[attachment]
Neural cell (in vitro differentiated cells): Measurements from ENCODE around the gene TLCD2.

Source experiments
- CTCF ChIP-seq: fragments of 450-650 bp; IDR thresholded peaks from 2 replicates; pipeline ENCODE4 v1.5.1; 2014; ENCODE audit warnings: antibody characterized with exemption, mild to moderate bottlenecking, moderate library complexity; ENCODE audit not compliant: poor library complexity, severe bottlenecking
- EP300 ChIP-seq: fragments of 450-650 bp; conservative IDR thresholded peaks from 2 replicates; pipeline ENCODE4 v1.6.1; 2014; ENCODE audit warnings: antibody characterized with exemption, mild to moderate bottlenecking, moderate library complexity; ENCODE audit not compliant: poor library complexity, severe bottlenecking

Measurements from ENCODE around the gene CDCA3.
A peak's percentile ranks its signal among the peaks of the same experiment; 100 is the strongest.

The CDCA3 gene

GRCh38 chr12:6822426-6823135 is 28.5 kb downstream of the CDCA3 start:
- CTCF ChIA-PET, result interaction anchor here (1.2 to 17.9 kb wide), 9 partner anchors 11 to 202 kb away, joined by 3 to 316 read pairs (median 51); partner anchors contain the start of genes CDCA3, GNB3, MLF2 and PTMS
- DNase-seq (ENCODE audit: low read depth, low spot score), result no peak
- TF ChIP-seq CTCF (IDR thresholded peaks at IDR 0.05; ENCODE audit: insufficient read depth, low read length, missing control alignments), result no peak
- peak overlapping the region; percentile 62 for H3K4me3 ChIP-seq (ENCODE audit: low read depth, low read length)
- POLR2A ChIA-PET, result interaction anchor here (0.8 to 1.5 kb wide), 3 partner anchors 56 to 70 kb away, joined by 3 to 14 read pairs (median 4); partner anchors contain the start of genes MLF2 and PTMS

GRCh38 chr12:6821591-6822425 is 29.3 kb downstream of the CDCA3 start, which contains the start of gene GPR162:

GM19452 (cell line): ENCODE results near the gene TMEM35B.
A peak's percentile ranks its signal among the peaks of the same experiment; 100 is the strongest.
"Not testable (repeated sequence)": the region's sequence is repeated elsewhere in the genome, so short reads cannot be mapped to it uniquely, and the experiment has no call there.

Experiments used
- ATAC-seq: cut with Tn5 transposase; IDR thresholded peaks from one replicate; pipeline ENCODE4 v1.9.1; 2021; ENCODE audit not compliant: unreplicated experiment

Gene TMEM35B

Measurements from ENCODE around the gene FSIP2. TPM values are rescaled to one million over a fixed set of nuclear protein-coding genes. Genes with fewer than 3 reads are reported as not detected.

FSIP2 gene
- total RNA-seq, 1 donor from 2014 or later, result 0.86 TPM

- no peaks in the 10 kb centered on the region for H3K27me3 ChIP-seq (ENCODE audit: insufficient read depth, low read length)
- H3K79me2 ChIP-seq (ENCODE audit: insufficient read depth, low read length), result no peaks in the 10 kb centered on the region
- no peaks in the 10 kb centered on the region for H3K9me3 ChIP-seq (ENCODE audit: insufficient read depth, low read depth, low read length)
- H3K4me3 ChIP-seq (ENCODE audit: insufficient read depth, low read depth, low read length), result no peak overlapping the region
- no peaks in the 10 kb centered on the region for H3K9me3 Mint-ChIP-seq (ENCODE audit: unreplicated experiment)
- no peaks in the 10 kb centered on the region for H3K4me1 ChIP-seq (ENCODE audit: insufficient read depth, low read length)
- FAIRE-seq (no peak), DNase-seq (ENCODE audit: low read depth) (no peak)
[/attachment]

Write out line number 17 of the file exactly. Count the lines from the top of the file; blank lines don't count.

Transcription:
"Not testable (repeated sequence)": the region's sequence is repeated elsewhere in the genome, so short reads cannot be mapped to it uniquely, and the experiment has no call there.